New York

Edward Youkilis

Acquavella Gallery

Edward Youkilis works with a fiberglass painting base that he may, in spots, use to saturate the canvas and, in others, build up a thick, matte surface. The result is that in any one painting there are two materially contiguous surfaces, one in which color is suspended (each as to the chemistry of the pigment) and another on which it holds fast and hard. On these grounds he traces a given shape, mostly sections of a circle cut out of cardboard (one shape to each series of paintings). These are then filled in with more color, first with a sponge, then a brush.

Superimposed, the forms read abstractly. Yet, as each is somewhat modeled and given its own perspective (as in Cézanne), they read representationally too. This is partly the effect of the tablelike motifs—indeed, each canvas as a whole reads like a table that one cannot quite locate in a perspectival space, because as we look at it, it is as if we are looking down upon it, Thus the paintings shift: one is not sure whether the forms are horizontal or vertical (an ambiguity like that of the “prone” or “erect” center nudes in Picasso’s Les Demoiselles D’Avignon or whether the space is flat or deep (an ambiguity like that of Abstract Expressionist space). The painting is less an extension of visual space (less, that is, a landscape) than what Leo Steinberg called an “opaque flatbed” (like Rauschenberg’s Bed), less a space in which to present images and more a receptacle for literal objects. However, Youkilis merely traces objects, and does not make of them “materialized images.”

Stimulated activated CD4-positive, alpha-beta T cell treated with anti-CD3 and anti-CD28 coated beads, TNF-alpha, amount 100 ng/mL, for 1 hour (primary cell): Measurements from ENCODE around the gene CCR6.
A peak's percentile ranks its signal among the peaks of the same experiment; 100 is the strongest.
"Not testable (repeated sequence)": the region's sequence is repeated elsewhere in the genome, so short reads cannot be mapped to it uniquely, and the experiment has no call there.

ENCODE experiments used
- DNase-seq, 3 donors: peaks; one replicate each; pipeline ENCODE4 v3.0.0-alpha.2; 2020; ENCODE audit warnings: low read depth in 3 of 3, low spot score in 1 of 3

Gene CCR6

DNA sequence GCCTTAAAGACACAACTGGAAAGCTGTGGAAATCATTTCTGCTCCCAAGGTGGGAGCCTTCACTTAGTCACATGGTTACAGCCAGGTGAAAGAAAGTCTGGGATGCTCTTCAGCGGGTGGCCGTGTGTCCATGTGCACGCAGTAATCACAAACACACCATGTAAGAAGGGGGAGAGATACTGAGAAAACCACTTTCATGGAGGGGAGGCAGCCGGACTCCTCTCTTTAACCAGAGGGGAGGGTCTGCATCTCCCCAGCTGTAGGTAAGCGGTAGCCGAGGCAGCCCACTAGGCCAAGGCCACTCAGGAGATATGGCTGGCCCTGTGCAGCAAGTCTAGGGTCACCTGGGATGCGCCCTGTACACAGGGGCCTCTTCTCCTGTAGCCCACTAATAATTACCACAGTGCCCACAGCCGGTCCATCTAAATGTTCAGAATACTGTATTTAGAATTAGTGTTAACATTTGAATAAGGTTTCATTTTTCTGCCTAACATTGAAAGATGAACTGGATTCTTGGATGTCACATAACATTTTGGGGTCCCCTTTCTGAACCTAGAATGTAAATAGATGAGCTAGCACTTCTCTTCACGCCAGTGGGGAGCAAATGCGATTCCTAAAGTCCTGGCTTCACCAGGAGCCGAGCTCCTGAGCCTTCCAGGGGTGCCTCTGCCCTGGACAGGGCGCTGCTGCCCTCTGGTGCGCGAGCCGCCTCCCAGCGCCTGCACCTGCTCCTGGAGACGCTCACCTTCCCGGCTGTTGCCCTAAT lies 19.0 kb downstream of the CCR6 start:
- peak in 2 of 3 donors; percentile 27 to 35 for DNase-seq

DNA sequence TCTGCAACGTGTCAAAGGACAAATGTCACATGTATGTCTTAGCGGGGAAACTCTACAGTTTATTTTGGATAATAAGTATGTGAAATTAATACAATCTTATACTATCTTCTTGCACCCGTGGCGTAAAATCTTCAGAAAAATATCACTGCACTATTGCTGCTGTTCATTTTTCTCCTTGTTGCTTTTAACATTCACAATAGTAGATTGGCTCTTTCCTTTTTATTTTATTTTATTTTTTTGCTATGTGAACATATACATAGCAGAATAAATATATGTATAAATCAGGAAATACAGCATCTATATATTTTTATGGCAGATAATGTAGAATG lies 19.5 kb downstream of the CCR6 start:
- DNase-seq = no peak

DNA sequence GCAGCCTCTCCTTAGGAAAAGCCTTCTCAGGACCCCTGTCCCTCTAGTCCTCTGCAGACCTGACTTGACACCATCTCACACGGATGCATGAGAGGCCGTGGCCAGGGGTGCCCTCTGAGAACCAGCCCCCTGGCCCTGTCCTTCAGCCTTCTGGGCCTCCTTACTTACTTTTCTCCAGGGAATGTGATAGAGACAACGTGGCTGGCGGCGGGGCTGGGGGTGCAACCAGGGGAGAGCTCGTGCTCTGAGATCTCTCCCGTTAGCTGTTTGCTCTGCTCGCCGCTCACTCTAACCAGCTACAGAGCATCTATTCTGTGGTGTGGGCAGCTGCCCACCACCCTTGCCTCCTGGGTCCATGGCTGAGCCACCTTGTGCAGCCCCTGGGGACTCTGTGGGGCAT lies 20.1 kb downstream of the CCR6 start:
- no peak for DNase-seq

What I have said relates the work to formal concerns that call for strategies perhaps more profound than Youkilis’. It may be that Youkilis is a legatee of certain aspects of Matisse that are taken over but not fully digested so that Matisse-like “decoration,” though formally significant, becomes in fact “merely decorative.” Which is to say that, lovely as they are (or because they are lovely, painted for delectation), the paintings could be more rigorous.

Hal Foster